SYDNEY — China’s new “Belt and Road” strategy has enormous potential to create positive benefits for China’s neighbors but the plan will take time and a very careful approach is needed to make sure potential is maximized, according to one of Australia’s leading China commentators.
Merriden Varrall, director of Australian think tank the East Asia Program at the Lowy Institute, said the “Belt and Road” initiatives was an extension of partnership ideas that were first mooted in 2013.
“This is an extension of the work forum on Chinese diplomacy towards the periphery in October 2013 — quite important if not unprecedented since 1949. It suggests a real awareness of the importance of the peripheral neighbors and how China engages with them,” Varrall said.
“This ‘Belt and Road’ is not the only part of that but an extension. It’s that heightened awareness of how important that is. It reflects the growing significance that these peripheral countries have for China’s national development,” said Varrall.
Varrall said the Belt and Road initiatives has a very multi- faceted approach and needs to be coordinated because different projects along the route could affect each other.
“How does China translate something so vast and comprehensive successfully into action without one action over here having some unintended consequences for something else over there?” Varrall said.
“Chinese policy makers and Chinese commentators are aware of this but it’s putting this into practice. On a project level China still has some challenges with how it does some overseas bilateral aid projects so doing that kind of thing on a regional scale I think there is going to be real challenges for China and how to make sure this doesn’t have unintended consequences.”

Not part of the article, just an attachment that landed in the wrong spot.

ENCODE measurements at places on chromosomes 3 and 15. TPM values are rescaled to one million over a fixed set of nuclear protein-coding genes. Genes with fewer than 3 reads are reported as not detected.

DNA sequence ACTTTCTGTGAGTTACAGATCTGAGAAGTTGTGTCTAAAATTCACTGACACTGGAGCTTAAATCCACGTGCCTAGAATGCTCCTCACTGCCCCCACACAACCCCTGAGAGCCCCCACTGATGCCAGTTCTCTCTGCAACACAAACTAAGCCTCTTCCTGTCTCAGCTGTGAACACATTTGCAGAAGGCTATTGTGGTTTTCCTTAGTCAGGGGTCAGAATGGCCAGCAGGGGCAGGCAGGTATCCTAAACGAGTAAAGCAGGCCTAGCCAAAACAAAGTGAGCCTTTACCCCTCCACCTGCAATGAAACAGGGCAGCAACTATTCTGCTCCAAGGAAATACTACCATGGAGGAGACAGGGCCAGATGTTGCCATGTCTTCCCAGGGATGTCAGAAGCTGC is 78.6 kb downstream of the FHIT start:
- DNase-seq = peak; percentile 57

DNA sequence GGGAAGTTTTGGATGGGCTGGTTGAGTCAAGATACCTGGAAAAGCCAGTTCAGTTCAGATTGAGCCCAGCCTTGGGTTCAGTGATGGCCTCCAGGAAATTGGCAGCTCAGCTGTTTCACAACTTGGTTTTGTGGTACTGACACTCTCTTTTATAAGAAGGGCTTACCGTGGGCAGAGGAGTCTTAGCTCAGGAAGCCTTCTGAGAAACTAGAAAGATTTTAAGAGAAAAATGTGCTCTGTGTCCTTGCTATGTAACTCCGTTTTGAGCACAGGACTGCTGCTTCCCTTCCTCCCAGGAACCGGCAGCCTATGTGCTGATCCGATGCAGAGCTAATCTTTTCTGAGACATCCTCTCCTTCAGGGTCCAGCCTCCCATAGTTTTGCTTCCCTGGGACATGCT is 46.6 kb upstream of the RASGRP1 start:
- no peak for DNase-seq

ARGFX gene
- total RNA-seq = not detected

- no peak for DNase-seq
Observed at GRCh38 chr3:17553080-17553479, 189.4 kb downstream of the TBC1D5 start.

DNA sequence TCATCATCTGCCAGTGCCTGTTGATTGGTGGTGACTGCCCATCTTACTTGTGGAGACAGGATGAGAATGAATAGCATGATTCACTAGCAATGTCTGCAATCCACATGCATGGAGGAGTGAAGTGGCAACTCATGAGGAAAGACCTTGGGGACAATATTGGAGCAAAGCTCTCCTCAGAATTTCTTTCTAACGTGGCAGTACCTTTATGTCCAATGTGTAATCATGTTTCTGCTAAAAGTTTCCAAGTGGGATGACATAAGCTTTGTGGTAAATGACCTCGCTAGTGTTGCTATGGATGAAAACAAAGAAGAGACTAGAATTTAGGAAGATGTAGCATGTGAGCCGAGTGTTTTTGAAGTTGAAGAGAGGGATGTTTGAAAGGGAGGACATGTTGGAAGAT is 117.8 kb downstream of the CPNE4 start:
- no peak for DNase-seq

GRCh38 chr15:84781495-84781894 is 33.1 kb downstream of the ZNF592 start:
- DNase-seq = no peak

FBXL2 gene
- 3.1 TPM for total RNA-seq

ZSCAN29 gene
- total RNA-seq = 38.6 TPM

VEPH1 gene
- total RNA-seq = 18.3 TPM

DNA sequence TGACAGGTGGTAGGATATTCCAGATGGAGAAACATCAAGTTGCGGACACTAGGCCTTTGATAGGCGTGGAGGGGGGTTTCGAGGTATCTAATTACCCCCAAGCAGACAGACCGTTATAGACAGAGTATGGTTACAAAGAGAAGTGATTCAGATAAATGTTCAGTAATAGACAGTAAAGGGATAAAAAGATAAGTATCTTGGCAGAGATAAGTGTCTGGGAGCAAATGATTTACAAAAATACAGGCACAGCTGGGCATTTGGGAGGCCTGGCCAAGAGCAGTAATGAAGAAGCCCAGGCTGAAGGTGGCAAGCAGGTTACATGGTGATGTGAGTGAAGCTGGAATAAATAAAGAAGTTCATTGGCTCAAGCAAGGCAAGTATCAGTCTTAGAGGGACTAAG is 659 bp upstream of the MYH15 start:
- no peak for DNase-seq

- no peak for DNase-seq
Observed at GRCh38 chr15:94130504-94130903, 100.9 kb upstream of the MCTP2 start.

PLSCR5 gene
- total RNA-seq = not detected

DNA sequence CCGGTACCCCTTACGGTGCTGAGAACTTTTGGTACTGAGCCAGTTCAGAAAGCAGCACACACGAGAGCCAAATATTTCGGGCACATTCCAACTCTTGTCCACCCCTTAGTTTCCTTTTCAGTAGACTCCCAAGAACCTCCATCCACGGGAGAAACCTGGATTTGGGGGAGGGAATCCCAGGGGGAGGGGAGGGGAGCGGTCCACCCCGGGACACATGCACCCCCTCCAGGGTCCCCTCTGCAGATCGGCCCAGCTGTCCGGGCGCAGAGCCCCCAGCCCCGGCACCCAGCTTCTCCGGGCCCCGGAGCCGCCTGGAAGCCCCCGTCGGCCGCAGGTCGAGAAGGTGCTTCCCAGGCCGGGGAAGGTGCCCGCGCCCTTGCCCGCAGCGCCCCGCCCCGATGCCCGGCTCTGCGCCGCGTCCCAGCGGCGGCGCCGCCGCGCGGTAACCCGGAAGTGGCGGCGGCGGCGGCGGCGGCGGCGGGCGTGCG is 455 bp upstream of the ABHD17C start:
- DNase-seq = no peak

Varrall said it was important for China to communicate its vision to the region and the rest of the world and explain the details of each project.
“China and the region, and China in particularly is going to have to continue — obviously Xi Jinping speech at the Boao Forum was a very important step — to communicate very clearly to the region and to the world, why it is doing it, how it’s going to do it, and what it’s going to do.
“There are real challenges in the implementation, there are great potential for benefits but the way in which the projects are designed and implemented, and by whom and in consultation with whom.
“China is very committed to the principle of partner countries driving their development projects. The challenge is making sure to get the representative views of the people who will be benefited or affected by the projects.”
“There is enormous potential for positive benefits but it will take time and a very careful approach to make sure they are maximized,” said Varrall.
“China’s approach to development has trade as an important component and they would be thinking of that holistically,” she added.
“It’s is an extension of an awareness of the importance of those periphery countries to its own development both security and economic and that it’s an ambitious plan and there is a lot of room for serious challenges to its success but that’s not to say that it can’t succeed,” she concluded.